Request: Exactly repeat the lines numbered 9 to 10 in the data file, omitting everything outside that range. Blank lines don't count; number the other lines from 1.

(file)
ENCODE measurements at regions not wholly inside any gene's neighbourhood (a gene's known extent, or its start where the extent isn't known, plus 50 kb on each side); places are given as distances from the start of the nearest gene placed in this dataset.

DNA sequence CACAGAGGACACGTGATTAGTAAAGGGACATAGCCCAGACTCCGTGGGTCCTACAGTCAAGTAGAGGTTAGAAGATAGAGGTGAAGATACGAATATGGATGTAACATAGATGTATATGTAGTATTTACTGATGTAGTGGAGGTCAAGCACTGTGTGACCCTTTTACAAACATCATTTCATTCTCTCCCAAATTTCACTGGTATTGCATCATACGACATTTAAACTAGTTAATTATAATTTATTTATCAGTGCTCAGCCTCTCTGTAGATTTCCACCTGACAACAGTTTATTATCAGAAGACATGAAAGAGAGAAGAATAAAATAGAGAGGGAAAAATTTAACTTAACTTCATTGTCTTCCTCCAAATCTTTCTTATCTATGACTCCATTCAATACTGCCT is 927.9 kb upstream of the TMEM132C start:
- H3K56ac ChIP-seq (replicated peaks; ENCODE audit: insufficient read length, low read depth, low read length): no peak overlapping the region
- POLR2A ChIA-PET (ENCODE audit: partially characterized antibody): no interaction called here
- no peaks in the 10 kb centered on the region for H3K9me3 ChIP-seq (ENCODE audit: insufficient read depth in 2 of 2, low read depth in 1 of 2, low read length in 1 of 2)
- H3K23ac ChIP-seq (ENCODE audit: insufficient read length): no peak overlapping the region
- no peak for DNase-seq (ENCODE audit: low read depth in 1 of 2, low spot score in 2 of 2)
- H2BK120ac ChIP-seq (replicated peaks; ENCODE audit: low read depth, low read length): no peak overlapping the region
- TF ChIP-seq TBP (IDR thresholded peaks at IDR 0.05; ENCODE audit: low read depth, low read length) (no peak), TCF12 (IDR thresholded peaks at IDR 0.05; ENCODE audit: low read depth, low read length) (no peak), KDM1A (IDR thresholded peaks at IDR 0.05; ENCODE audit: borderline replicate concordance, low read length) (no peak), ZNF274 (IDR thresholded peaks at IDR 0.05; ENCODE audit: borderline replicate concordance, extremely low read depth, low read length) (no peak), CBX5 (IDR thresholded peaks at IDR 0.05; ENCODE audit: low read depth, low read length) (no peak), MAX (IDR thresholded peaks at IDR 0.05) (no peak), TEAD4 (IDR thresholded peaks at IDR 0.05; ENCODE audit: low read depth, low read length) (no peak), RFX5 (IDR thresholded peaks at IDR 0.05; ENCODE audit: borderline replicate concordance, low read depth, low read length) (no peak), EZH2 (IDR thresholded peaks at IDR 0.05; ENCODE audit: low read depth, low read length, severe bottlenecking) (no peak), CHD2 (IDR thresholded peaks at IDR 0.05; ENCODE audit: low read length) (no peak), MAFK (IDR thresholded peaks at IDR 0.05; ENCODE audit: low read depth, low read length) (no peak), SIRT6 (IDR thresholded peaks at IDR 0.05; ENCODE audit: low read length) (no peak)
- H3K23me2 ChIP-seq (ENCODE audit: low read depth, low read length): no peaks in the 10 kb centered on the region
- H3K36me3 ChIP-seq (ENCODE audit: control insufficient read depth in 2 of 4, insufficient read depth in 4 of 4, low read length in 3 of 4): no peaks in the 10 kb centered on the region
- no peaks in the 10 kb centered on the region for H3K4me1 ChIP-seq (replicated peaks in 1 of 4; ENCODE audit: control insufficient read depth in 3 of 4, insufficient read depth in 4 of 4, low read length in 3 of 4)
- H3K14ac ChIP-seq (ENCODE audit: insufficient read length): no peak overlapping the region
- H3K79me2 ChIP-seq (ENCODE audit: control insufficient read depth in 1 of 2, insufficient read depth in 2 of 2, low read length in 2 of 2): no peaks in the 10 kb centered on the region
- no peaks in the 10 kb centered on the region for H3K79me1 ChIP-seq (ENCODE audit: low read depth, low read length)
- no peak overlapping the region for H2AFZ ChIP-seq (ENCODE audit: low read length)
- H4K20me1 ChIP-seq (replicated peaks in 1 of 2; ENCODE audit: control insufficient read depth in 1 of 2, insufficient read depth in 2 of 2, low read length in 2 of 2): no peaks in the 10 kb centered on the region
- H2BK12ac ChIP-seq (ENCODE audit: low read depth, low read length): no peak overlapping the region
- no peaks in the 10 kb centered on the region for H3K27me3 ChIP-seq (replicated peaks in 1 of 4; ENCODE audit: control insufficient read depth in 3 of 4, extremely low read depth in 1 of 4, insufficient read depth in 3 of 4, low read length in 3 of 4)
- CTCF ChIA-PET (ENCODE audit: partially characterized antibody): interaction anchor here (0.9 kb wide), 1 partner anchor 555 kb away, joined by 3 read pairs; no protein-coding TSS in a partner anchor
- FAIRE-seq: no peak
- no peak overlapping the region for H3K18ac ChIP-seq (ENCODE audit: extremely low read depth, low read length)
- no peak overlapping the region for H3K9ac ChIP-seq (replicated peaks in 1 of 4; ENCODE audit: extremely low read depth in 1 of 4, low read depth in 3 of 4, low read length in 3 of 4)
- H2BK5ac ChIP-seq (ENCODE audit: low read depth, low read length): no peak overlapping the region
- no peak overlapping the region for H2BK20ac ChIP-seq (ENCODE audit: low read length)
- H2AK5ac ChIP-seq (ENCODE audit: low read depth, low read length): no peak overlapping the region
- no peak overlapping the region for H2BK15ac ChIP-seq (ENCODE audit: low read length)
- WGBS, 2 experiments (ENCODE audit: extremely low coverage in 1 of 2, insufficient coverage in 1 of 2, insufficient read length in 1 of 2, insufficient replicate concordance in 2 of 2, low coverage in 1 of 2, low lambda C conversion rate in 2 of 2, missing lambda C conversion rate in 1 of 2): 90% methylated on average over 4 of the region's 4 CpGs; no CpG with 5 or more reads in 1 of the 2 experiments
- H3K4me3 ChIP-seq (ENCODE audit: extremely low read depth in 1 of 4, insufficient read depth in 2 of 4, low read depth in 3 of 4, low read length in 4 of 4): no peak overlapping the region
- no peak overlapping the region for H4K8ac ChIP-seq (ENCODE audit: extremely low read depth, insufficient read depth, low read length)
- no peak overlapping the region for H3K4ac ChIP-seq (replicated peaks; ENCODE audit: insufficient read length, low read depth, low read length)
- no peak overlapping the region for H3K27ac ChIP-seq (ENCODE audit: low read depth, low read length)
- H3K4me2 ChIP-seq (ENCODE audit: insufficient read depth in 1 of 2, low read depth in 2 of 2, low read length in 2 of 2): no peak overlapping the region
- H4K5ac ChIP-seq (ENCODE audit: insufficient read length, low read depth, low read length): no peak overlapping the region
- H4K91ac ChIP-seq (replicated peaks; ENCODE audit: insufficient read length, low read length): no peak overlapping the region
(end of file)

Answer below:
- TF ChIP-seq TBP (IDR thresholded peaks at IDR 0.05; ENCODE audit: low read depth, low read length) (no peak), TCF12 (IDR thresholded peaks at IDR 0.05; ENCODE audit: low read depth, low read length) (no peak), KDM1A (IDR thresholded peaks at IDR 0.05; ENCODE audit: borderline replicate concordance, low read length) (no peak), ZNF274 (IDR thresholded peaks at IDR 0.05; ENCODE audit: borderline replicate concordance, extremely low read depth, low read length) (no peak), CBX5 (IDR thresholded peaks at IDR 0.05; ENCODE audit: low read depth, low read length) (no peak), MAX (IDR thresholded peaks at IDR 0.05) (no peak), TEAD4 (IDR thresholded peaks at IDR 0.05; ENCODE audit: low read depth, low read length) (no peak), RFX5 (IDR thresholded peaks at IDR 0.05; ENCODE audit: borderline replicate concordance, low read depth, low read length) (no peak), EZH2 (IDR thresholded peaks at IDR 0.05; ENCODE audit: low read depth, low read length, severe bottlenecking) (no peak), CHD2 (IDR thresholded peaks at IDR 0.05; ENCODE audit: low read length) (no peak), MAFK (IDR thresholded peaks at IDR 0.05; ENCODE audit: low read depth, low read length) (no peak), SIRT6 (IDR thresholded peaks at IDR 0.05; ENCODE audit: low read length) (no peak)
- H3K23me2 ChIP-seq (ENCODE audit: low read depth, low read length): no peaks in the 10 kb centered on the region